The Google Challenge: Google Images versus The Picture Collection
(with apologies, in advance, to the amazing Chris Raschka.)
"Google can bring you back 100,000 answers, a librarian can bring you back the right one." —Neil Gaiman
The Picture Collection's origins were closely tied to immigration into New York City at the beginning of the 20th century. Advances in printing and publishing at the time, combined with the population explosion, created an increase in demand from the advertising markets. The need for a specialized collection of images arranged by subject heading quickly became evident and artists and designers requiring specific visual resources turned to the Library for help. The circulation department began collecting images and on September 13, 1915 the Collection opened to the public. Today, almost one hundred years later, professional artists and designers, students, and researchers continue to be inspired by the Picture Collection.
The Picture Collection hosts class visits on a regular basis and the students, from high school to post graduate level, see first hand the wonders of the Library’s deep and influential collection.
Joseph Cornell was a frequent user and even exhibited his boxes at the New York Public Library. I like to imagine him browsing through pictures of birds and ballerinas.
Diego Rivera used the Collection in late 1933 when working on murals in New York City, bringing Library materials in direct contact with the created design.
Andy Warhol checked out images from the subject heading “Advertising – Soft Drinks” and one can only wonder how those materials influenced the course of art history. Incidentally, Warhol did not return all of the Picture Collection materials, but we forgive him.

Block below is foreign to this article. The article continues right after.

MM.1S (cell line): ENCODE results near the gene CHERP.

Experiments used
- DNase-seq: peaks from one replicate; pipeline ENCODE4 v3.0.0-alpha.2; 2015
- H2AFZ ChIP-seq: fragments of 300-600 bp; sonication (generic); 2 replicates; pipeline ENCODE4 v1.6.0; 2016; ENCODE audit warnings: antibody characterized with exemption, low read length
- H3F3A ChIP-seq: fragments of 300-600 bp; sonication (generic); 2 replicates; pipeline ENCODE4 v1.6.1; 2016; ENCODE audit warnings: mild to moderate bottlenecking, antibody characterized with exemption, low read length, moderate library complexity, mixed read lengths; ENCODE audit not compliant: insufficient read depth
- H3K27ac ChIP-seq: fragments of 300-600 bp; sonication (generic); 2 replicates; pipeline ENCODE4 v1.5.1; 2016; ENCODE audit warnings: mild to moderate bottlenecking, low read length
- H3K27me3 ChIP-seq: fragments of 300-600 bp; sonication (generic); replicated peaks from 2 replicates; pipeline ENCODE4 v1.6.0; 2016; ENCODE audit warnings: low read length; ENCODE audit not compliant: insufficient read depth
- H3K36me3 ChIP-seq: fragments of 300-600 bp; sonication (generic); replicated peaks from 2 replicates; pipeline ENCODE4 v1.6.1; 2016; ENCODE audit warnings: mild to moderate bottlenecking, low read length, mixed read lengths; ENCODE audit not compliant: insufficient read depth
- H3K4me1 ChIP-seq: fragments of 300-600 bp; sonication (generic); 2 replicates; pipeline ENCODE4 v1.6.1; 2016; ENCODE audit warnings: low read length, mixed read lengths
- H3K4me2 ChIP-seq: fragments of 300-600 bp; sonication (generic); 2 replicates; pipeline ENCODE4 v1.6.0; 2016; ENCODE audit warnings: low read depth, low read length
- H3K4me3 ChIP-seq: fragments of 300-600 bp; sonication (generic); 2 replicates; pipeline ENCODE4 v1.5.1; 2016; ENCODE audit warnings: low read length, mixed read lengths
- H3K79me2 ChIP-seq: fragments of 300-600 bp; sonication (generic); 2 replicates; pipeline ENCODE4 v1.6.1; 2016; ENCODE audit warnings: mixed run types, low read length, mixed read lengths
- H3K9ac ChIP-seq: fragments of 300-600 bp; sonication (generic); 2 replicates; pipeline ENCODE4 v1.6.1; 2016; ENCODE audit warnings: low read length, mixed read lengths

Walker Evans was very interested in “anonymous art” and an avid collector of postcards so he was at home in the Collection. Dorothea Lange and Lewis Hine were also supporters of the Picture Collection.
Taryn Simon recently took a very unique approach to using the Picture Collection by photographically documenting the materials in approximately 40 different subject headings. Some of the subjects included "Handshaking," “Waiting,” "Beards & Mustaches," and "Sunlight." Her photographs highlight the specialized curatorial nature of the Picture Collection. You can see this work in the October 2012 issue of Wallpaper. The subject heading on the cover: "Rear Views."
In this born digital age, when Google provides millions of images in the blink of an eye, the Picture Collection continues to inspire Library users to create.
As a librarian I use Google daily. It's a tool to aid in and enhance the delivery of information and services to my patrons. For the basics it is quick and easy. But it's only a tool. And my toolbox is big.
Google employee number one and former Director of Technology Craig Silverstein made librarians smile a few years ago when he said that it was his guess that it would be "about 300 years" until computers were "as good as, say, your local reference library in doing search."